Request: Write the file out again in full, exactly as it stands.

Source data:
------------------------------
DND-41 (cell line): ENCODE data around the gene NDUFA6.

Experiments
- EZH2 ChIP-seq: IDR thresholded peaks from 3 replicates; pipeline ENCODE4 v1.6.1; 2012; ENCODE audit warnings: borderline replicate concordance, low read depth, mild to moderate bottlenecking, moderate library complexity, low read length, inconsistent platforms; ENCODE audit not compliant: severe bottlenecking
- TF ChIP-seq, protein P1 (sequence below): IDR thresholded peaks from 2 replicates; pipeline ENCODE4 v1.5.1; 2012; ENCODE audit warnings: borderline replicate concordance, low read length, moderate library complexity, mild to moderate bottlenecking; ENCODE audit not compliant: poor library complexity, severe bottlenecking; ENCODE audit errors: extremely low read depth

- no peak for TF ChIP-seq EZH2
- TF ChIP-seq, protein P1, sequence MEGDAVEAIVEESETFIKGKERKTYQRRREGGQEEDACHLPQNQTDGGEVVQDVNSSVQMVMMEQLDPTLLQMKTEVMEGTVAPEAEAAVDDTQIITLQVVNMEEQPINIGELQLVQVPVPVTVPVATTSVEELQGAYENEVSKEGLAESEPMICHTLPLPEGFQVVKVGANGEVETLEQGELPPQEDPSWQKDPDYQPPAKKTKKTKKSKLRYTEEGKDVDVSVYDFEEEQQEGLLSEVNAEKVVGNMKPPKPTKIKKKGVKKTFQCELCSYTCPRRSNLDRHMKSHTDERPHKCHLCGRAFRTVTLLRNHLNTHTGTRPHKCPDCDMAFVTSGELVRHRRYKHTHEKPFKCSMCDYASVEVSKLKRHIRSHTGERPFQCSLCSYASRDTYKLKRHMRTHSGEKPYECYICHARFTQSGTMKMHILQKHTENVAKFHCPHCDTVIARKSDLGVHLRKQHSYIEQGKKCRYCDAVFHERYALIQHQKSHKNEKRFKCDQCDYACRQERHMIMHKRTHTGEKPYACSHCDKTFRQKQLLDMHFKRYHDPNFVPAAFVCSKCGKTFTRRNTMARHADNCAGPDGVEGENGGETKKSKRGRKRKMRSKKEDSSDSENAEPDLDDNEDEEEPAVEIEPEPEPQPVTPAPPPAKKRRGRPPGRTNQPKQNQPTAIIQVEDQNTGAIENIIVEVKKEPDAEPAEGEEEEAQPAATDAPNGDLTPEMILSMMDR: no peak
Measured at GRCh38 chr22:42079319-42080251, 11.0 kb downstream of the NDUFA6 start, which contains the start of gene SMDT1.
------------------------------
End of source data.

DND-41 (cell line): ENCODE data around the gene NDUFA6.

Experiments
- EZH2 ChIP-seq: IDR thresholded peaks from 3 replicates; pipeline ENCODE4 v1.6.1; 2012; ENCODE audit warnings: borderline replicate concordance, low read depth, mild to moderate bottlenecking, moderate library complexity, low read length, inconsistent platforms; ENCODE audit not compliant: severe bottlenecking
- TF ChIP-seq, protein P1 (sequence below): IDR thresholded peaks from 2 replicates; pipeline ENCODE4 v1.5.1; 2012; ENCODE audit warnings: borderline replicate concordance, low read length, moderate library complexity, mild to moderate bottlenecking; ENCODE audit not compliant: poor library complexity, severe bottlenecking; ENCODE audit errors: extremely low read depth

- no peak for TF ChIP-seq EZH2
- TF ChIP-seq, protein P1, sequence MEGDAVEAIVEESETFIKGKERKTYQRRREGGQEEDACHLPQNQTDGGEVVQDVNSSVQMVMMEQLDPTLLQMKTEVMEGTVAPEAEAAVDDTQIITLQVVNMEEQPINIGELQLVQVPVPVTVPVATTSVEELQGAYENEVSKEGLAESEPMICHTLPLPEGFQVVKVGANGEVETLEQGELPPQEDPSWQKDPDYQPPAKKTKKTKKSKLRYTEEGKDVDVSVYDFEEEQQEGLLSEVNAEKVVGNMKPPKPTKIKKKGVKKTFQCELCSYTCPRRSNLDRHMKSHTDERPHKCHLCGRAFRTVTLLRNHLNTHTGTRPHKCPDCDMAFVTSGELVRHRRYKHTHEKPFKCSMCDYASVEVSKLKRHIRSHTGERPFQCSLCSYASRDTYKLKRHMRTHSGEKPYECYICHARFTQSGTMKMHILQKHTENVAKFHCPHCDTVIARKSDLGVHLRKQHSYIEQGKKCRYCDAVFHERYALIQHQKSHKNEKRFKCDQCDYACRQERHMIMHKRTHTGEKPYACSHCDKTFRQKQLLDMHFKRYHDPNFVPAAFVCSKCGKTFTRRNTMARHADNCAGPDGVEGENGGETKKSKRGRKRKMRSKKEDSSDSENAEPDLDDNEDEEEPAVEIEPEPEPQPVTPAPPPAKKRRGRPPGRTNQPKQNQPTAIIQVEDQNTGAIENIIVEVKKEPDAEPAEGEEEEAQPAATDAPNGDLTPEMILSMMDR: no peak
Measured at GRCh38 chr22:42079319-42080251, 11.0 kb downstream of the NDUFA6 start, which contains the start of gene SMDT1.